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The Daily Wildcat

The Daily Wildcat


    Hitler a great artist? Nein!

    Justyn DillinghamEditor-in-Chief
    Justyn Dillingham

    Now it can be told, almost a century after it ceased to matter: Adolf Hitler had no future as an artist.

    Yes, long before Hitler entered politics, he spent several years of his life struggling to make a living as a painter.

    No, not a house-painter – though I’m sure there’s a parallel universe out there where Hitler was known as the Weimar Republic’s greatest interior decorator – but an honest-to-goodness (or perhaps “”honest-to-badness””) starving artist, and 21 paintings and two sketches attributed to the future Führer were sold this week at a London auction for $223,000.

    This discovery has some minor historical importance. While no one would accuse the Nazis of lacking a sense of style – Leni Riefenstahl’s famous propaganda film “”Triumph of the Will”” has been accused of influencing everything from MTV to “”Star Wars”” – it’s clear that little of this can be traced back to the guy in charge.

    The leader of Germany’s Third Reich might have been history’s greatest windbag, but as an artist, he was a washout.

    None of the paintings are at all good or even competent. They wouldn’t receive fourth place at a county fair in South Dakota. They display all the formal klutziness of an extreme amateur who probably couldn’t get a job painting over graffiti.

    Still, as anyone who’s tried to read “”Mein Kampf”” (which might more accurately have been titled “”My Long Boring Story””) can imagine, Hitler was certainly better with a brush than he was with a pen.

    Hitler’s not the only famous leader whose blustering exterior hid the sensitive heart of a frustrated artist. As a teenager, before his conversion to radical communism, Joseph Stalin wrote sappy love poetry. When he wasn’t making speeches, Winston Churchill was a distinguished amateur painter. Mao Tse-Tung painted the first ever picture of dogs playing poker. (Okay, I made that one up.)

    But for sheer aesthetic awfulness, it’s hard to top the most awful man of them all.

    The paintings were found in a Belgium attic two decades ago. Experts who examined them at the time believe they were Hitler’s work (presumably because of the “”A. Hitler”” signature on each of them), but their authenticity, for obvious reasons, is difficult to verify.

    Hitler presumably painted them while recovering from the wounds he sustained as a corporal fighting in the Kaiser’s army in World War I – the experience that led no less distinguished a thinker than former presidential candidate Pat Buchanan, in a book review, to describe the Fuhrer as “”an individual of great courage.”” (“”Not as courageous as me, of course,”” one imagines Buchanan muttering to himself.)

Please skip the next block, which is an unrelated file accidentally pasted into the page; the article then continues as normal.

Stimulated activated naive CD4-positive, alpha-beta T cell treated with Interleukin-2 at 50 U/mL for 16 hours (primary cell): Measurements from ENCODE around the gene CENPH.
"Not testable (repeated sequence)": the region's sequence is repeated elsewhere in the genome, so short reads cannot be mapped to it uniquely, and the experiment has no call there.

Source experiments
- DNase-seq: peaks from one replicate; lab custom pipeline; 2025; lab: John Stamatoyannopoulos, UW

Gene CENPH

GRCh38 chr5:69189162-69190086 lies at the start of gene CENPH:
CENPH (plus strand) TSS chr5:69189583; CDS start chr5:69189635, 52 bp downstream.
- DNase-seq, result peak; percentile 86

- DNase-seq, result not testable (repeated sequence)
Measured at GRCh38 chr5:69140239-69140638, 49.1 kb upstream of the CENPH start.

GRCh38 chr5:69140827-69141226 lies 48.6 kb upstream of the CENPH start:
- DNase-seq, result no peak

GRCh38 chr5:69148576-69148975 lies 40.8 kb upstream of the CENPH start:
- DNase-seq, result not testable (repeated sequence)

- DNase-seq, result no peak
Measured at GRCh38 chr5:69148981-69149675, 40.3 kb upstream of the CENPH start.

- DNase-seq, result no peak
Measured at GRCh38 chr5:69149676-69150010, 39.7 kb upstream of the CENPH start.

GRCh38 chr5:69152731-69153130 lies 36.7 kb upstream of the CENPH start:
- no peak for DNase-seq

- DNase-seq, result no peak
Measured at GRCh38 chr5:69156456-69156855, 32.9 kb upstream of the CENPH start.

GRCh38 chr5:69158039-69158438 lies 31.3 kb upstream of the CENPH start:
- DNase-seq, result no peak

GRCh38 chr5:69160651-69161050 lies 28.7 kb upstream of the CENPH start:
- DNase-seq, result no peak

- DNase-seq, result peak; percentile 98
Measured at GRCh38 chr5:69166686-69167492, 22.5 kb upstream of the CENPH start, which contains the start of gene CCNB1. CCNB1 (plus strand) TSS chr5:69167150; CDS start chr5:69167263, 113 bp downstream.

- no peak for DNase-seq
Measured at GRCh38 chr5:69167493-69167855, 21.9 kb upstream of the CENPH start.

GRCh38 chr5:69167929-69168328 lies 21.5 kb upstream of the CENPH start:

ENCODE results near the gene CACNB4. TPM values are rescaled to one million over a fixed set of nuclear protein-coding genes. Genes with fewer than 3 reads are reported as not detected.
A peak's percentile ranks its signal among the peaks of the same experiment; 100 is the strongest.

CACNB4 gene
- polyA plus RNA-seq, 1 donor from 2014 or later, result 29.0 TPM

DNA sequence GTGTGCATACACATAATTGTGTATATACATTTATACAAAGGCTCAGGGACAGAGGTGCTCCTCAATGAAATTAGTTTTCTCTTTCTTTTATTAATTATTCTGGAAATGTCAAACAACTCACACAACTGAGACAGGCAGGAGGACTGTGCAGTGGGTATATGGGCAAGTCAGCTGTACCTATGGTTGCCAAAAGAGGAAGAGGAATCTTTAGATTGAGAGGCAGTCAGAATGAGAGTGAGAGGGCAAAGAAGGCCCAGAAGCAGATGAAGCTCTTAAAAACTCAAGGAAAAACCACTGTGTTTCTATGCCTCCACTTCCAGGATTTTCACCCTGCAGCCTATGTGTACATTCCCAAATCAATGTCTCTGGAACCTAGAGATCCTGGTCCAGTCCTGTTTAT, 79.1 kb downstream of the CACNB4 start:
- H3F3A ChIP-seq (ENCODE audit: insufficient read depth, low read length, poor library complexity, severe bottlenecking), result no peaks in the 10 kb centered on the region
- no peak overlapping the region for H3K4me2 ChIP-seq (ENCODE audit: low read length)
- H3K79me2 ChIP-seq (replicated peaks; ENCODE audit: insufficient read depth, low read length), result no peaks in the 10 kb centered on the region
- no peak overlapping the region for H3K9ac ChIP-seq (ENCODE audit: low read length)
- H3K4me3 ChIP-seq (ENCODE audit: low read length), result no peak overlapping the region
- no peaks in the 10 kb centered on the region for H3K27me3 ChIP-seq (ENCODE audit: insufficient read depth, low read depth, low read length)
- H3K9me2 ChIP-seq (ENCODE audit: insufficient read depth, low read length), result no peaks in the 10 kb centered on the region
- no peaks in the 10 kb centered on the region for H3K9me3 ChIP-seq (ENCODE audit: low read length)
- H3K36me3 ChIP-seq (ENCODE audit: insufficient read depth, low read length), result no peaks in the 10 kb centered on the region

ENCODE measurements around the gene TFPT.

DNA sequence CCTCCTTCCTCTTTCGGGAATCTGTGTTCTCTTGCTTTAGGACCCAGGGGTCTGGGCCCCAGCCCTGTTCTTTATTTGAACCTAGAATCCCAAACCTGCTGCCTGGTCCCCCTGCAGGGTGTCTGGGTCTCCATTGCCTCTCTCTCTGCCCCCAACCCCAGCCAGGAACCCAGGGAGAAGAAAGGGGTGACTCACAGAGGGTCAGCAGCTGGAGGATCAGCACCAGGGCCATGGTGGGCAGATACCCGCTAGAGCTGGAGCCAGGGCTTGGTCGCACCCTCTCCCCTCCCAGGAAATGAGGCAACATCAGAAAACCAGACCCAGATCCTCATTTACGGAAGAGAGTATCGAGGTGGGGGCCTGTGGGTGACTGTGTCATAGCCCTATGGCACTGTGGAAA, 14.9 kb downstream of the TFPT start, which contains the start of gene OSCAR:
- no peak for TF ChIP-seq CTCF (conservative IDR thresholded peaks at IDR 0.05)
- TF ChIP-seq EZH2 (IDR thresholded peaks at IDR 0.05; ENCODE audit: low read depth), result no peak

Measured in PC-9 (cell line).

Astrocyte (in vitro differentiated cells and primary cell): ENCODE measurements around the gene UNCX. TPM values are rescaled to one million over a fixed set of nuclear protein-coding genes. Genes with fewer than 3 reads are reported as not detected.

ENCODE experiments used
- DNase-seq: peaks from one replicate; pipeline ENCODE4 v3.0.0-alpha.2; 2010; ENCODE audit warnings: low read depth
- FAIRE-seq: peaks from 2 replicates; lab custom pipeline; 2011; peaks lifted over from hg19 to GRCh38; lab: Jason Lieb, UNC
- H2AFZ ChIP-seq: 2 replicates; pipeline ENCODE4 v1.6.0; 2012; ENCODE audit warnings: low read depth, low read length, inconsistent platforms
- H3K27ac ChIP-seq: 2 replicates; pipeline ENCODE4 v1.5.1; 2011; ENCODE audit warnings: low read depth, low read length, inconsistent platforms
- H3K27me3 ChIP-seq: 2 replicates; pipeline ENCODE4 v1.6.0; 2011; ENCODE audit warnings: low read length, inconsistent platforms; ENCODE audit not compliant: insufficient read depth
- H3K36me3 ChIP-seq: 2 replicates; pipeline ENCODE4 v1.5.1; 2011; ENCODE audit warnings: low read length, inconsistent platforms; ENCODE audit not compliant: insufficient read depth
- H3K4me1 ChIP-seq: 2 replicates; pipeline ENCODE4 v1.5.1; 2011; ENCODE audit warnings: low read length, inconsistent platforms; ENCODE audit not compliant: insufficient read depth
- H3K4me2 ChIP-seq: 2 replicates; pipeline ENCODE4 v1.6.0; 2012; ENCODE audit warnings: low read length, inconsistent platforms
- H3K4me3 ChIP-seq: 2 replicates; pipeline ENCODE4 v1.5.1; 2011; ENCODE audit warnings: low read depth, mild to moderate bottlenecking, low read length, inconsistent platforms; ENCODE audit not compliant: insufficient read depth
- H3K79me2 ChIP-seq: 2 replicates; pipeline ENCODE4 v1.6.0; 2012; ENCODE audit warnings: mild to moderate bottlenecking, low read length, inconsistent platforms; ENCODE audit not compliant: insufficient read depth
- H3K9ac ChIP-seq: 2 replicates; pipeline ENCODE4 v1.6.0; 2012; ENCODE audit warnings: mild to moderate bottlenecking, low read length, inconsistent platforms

The details of the auction, which attracted buyers from all over the world, are even more bizarre than the premise.

    According to, a British news Web site, five of the paintings were bought by “”a Russian buyer in dark glasses who refused to speak to anyone,”” accompanied by a stuffed bear that dangled from his backpack. Imagining the scene, I can’t help but catch a glimpse of Alfred Hitchcock, making his usual cameo.

    To top it off, the auction was disrupted by a Hitler impersonator who shouted “”Six million! These aren’t Hitlers; they’re Mussolinis!”” before being dragged from the room. Perhaps this scene would be better rendered by John Waters than Hitchcock.

    These amusing details can easily distract us from more troubling questions posed by this strange tale. Isn’t there something a bit tasteless about hawking the Führer’s wares and profiting from the sale?

    After all, these paintings would be less than worthless if they weren’t done by a man who went on to start the bloodiest war in history and order the murder of millions of innocents.

    But in our degraded times, a story that would once have outraged the world barely registers as a scandal.

    Those involved in the auction were hardly apologetic. A retired American professor who bought one of the paintings told the press: “”The colouring of the picture I bought is completely different to all the others, so if any of them are fakes this is probably the one. But you know what, I don’t mind, the experience has been worth it.””

    If that’s your idea of a good time, then maybe you deserve to have one of Hitler’s watercolors on display in the den. Myself, I’m content with my garden gnome, based on an original design by Ivan the Terrible.

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